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Gill et al 2009 PRSC Extreme Endurance Paper

Extreme endurance flights by landbirds crossing the Pacific Ocean: ecological corridor rather than barrier?

Mountain ranges, deserts, ice fields and oceans generally act as barriers to the movement of landdependent
animals, often profoundly shaping migration routes. We used satellite telemetry to track the
southward flights of bar-tailed godwits (Limosa lapponica baueri ), shorebirds whose breeding and nonbreeding
areas are separated by the vast central Pacific Ocean. Seven females with surgically implanted
transmitters flew non-stop 8117–11 680 km (10 153G1043 s.d.) directly across the Pacific Ocean; two
males with external transmitters flew non-stop along the same corridor for 7008–7390 km. Flight duration
ranged from 6.0 to 9.4 days (7.8G1.3 s.d.) for birds with implants and 5.0 to 6.6 days for birds with
externally attached transmitters. These extraordinary non-stop flights establish new extremes for avian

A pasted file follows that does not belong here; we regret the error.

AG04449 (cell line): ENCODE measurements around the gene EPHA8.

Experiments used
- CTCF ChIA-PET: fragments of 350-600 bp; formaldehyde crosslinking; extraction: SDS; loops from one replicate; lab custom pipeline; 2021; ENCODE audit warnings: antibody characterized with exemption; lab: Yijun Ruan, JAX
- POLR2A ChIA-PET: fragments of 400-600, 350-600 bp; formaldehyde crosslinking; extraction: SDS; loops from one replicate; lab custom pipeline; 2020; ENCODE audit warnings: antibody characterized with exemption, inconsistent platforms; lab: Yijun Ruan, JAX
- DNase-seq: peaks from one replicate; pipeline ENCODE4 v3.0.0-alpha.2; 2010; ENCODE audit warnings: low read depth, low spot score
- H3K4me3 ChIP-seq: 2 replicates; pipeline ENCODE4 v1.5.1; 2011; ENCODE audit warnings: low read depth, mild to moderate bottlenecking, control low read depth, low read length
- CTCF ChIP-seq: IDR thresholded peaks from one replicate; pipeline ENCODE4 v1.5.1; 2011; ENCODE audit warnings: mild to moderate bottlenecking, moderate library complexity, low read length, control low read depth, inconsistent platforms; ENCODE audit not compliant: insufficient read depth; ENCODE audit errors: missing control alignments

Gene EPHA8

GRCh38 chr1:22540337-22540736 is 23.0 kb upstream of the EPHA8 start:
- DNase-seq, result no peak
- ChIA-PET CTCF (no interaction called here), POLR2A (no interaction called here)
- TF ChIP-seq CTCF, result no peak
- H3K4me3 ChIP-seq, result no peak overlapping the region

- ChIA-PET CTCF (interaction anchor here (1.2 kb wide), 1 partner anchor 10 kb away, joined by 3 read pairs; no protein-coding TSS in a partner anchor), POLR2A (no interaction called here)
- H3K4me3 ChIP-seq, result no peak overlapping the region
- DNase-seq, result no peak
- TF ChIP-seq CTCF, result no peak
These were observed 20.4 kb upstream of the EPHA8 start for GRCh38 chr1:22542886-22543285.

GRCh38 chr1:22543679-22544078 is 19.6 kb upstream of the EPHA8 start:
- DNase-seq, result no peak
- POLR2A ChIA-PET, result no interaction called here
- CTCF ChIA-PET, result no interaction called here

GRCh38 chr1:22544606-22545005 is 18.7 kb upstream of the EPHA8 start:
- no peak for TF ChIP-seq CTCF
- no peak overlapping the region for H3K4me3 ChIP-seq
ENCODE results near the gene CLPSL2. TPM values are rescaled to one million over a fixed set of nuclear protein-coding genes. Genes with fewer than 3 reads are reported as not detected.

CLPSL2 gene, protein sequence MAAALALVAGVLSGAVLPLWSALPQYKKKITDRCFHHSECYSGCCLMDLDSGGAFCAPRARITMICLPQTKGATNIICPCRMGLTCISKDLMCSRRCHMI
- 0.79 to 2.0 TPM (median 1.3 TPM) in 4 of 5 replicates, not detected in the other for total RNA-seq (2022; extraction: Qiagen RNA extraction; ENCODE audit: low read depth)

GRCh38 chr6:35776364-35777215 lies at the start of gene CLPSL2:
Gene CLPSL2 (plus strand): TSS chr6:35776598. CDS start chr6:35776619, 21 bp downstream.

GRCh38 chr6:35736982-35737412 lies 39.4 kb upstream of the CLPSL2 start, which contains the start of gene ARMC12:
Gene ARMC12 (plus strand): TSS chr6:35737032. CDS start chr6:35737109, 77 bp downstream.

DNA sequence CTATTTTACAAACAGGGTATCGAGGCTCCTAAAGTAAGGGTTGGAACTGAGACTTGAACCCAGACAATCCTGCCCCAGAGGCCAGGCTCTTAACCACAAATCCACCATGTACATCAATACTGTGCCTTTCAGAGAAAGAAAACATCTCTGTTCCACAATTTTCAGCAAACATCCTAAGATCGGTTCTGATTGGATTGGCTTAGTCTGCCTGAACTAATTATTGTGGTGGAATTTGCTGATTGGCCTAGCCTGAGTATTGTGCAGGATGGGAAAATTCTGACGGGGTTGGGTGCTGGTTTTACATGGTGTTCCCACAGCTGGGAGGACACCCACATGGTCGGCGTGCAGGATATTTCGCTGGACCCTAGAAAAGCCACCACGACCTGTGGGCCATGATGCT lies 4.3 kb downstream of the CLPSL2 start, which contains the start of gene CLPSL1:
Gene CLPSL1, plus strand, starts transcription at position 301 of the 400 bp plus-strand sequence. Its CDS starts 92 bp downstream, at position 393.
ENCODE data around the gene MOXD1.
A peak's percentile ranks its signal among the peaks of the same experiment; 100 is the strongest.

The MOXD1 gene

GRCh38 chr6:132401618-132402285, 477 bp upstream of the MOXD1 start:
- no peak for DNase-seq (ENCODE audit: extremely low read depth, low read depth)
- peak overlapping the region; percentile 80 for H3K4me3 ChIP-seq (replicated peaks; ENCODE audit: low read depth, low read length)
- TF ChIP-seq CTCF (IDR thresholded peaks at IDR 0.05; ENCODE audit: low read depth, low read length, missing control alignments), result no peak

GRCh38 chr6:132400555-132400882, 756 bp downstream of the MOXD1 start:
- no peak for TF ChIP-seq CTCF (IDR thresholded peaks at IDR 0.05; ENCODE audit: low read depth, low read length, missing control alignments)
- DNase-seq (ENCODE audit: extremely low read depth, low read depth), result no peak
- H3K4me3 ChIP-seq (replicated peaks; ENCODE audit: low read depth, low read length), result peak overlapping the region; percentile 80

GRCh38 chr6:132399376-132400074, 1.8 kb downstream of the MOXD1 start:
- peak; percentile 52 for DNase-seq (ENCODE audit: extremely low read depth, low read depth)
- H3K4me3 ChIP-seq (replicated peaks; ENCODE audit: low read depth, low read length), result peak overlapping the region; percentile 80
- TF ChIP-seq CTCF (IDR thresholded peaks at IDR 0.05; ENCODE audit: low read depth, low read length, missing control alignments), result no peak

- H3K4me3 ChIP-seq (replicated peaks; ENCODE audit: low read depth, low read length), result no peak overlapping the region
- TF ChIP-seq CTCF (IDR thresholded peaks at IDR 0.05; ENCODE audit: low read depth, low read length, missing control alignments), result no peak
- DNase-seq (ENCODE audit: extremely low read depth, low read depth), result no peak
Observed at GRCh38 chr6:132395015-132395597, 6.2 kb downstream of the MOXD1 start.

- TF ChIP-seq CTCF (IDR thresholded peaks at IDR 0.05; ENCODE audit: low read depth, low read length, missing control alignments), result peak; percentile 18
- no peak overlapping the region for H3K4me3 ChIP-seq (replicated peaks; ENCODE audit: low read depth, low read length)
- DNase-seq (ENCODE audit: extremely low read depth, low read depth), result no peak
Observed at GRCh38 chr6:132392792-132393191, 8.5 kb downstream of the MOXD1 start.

flight performance, have profound implications for understanding the physiological capabilities of
vertebrates and how birds navigate, and challenge current physiological paradigms on topics such as sleep,
dehydration and phenotypic flexibility. Predicted changes in climatic systems may affect survival rates if
weather conditions at their departure hub or along the migration corridor should change.We propose that
this transoceanic route may function as an ecological corridor rather than a barrier, providing a windassisted
passage relatively free of pathogens and predators.
Keywords: bar-tailed godwit; satellite telemetry; endurance exercise; migration; climate change; weather